Dicing with the Death Road in Bolivia

Yungas Valley, La Paz, Bolivia 🇧🇴

Waterfalls, gravel and hair raising drops

The North Yungas Road was built in the 1930s by POWs from Paraguay to connect the remote communities of the Yungas Valley to La Paz.

Up to 2006, when a new tarmac toad was completed, the road saw locals falling off the edge at the rate of one vehicle every two weeks, averaging 300 lives every year. In 1995 it was officially declared as “The Worlds Most Dangerous Road”.

It’s now a tourist attraction with several companies – with varying degrees of quality – offering down hill biking descending into the valley. The Yungas Valley Road is over 50km long and drops more than 3000m, mostly on gravel, with no barriers and precipitous drops of up to 600m. Needless to say that, sadly, several cyclists have also lost their lives on this epic adventure ride.

The day starts with a climb up from La Paz to 4650m, getting kitted up and introduced to our Kona full suspension bikes. It’s a around 9c and misty. We’re above the clouds. We have a small ceremony by offering alcohol to Pachamama (Mother Earth) asking for protection on our journey.

We descend 1250m over the first 20 kms on tarmac to get used to the bikes and to reach the official start where it turns to gravel, sharing the road with over- laden lorries, vans and cars. We go through check points that control the transport of coca leaves out of the Yungas Valley – the second largest production area in Bolivia. Generally the Yungas produce coca for local consumption – leaves for tea and chewing – and we pass some laid out to dry.

Next we descend the official Death Road – over 32km and almost 2000m loss of altitude – along a gravel road that is mostly wide enough for one vehicle, where the closest thing to a barrier are tufts of grass and a few rocks, and it’s littered with waterfalls, streams, landslides and crosses to mark the spots where loved ones have died. There’s a lot of crosses.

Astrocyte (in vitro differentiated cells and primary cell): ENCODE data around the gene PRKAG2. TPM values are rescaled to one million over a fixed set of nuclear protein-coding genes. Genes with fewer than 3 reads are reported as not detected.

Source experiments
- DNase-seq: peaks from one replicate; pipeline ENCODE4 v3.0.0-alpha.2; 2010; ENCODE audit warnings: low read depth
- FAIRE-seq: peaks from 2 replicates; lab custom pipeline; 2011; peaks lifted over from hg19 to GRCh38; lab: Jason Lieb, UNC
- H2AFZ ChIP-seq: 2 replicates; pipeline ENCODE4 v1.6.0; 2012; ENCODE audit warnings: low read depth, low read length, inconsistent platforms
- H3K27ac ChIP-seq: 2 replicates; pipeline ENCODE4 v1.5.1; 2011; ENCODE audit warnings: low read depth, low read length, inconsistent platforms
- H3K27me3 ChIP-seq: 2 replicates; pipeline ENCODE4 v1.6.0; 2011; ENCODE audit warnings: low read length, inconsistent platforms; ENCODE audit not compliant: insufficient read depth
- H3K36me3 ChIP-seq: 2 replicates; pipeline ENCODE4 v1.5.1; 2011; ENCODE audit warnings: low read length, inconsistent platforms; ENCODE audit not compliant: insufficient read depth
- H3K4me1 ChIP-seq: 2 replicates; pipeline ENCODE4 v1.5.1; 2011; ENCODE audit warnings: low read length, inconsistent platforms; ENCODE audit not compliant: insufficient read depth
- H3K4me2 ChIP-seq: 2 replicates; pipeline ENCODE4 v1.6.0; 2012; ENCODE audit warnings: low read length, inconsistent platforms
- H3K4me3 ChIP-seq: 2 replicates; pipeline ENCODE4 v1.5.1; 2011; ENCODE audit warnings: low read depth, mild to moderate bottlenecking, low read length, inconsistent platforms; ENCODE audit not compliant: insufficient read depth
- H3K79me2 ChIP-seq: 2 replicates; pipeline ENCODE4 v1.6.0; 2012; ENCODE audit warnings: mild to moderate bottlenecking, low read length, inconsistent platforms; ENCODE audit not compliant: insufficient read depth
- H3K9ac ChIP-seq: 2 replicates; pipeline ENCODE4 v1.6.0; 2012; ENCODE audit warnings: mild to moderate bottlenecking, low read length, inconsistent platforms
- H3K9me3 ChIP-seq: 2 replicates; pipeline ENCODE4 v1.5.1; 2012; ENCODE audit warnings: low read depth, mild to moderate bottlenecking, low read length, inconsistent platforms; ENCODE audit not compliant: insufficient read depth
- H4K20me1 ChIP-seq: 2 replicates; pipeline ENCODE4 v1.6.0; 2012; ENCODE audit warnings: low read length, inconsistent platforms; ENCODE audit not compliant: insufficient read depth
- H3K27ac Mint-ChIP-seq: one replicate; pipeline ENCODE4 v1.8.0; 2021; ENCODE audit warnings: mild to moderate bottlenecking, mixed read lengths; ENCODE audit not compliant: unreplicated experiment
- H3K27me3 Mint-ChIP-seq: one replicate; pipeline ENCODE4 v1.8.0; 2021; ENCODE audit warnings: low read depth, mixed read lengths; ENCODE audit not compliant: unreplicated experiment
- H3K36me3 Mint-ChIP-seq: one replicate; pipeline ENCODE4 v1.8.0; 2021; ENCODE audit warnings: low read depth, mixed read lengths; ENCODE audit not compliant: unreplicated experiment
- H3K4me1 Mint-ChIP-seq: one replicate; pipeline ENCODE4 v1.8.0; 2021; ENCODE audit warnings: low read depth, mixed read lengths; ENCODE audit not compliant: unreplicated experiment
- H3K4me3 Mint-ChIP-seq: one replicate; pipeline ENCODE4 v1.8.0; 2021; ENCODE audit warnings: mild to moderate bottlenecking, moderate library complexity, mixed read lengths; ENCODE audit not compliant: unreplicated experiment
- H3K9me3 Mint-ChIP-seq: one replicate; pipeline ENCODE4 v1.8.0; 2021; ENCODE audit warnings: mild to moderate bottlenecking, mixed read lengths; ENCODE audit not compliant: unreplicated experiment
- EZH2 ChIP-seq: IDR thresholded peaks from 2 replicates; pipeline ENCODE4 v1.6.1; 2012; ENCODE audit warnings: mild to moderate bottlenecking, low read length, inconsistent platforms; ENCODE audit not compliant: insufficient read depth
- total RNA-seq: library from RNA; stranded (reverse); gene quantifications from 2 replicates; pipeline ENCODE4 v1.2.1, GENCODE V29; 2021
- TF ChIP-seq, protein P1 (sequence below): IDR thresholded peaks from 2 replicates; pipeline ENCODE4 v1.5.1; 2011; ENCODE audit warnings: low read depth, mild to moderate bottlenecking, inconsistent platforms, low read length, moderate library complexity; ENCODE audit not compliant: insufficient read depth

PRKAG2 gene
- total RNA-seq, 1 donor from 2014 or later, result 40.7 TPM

This is also the only road in Bolivia where you drive on the left to make it safer for the vehicles that still use the road. This does mean that cyclist are also forced to the left following the left hand wheel tracks, and puts them, at times, half a meter from the barrier-less cliff edge. The edge can often have a shear drop of many hundreds of meters in places 😬 with nothing but fresh air to the jungle covered valley below. This is not a technical ride but it’s not for the feint of heart.

The total descent takes us from the snow-covered cloud-wrapped altiplano around us, down 3 vertical kms to sub-tropical rainforest of the Amazon where temperatures reach 29c.

As for my ride, Garry and Christian, our guides from Gravity Bolivia briefed us several times on safety aspects and checked in on us regularly, which was reassuring. Less reassuring were the little tales and snippets of “accidents” and road deaths that Garry liked to pepper us with while we descended. Those tales certainly kept us focussed.

And we all survived. It was an absolutely stunning bit of gravel road, with towering jungle clad ridges all about, sparkling streams that cut gullies across the road, and stunning waterfalls that we road past and under on the way down.

It was easier to ride than the descent off Volcan Toco, near San Pedro, but the consequences of getting it wrong were on another planet.

The day ended at La Sende Verde – an animal refuge – with plentiful food, a cold beer and hot showers. Though lunch was entertaining as we had one of many an orphaned squirrel monkeys 🐒 squeeze through a hole in the roof and help mop up our plates of spaghetti sauce.

This was a fun day – great biking 🚵‍♀️, amazing views and quite a lot of adrenaline!!!

Categories: Adventure, Bolivia, Cycling, MountainsTags: , , , , ,

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